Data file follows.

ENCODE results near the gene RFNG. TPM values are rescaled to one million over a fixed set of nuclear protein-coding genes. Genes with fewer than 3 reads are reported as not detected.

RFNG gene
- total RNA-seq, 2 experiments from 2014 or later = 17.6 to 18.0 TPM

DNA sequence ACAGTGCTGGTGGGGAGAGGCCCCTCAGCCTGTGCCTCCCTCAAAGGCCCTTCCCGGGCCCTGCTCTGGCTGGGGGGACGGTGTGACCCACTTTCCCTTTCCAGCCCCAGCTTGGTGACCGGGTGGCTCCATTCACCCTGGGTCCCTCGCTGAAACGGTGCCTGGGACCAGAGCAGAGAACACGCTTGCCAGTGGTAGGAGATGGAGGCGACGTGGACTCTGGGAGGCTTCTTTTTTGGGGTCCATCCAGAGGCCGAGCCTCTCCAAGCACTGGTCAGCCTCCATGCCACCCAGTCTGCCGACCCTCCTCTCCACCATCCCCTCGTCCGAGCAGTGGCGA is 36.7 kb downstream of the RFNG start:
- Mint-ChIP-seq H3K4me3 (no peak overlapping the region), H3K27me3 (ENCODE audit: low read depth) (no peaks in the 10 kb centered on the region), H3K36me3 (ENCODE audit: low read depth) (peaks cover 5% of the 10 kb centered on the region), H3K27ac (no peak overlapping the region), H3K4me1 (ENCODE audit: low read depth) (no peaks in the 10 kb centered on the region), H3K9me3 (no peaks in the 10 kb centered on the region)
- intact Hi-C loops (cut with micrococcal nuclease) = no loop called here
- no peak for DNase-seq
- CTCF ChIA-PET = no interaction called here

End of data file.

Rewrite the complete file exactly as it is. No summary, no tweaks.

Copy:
ENCODE results near the gene RFNG. TPM values are rescaled to one million over a fixed set of nuclear protein-coding genes. Genes with fewer than 3 reads are reported as not detected.

RFNG gene
- total RNA-seq, 2 experiments from 2014 or later = 17.6 to 18.0 TPM

DNA sequence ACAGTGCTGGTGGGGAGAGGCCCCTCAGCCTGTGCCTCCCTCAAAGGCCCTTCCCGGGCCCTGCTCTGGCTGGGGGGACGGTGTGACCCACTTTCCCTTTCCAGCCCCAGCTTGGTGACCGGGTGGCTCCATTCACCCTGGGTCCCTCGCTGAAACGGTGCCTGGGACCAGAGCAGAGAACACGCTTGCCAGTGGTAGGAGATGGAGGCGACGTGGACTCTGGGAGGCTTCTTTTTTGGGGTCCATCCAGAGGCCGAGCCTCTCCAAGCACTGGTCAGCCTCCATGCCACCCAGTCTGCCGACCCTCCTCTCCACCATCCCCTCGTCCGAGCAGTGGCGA is 36.7 kb downstream of the RFNG start:
- Mint-ChIP-seq H3K4me3 (no peak overlapping the region), H3K27me3 (ENCODE audit: low read depth) (no peaks in the 10 kb centered on the region), H3K36me3 (ENCODE audit: low read depth) (peaks cover 5% of the 10 kb centered on the region), H3K27ac (no peak overlapping the region), H3K4me1 (ENCODE audit: low read depth) (no peaks in the 10 kb centered on the region), H3K9me3 (no peaks in the 10 kb centered on the region)
- intact Hi-C loops (cut with micrococcal nuclease) = no loop called here
- no peak for DNase-seq
- CTCF ChIA-PET = no interaction called here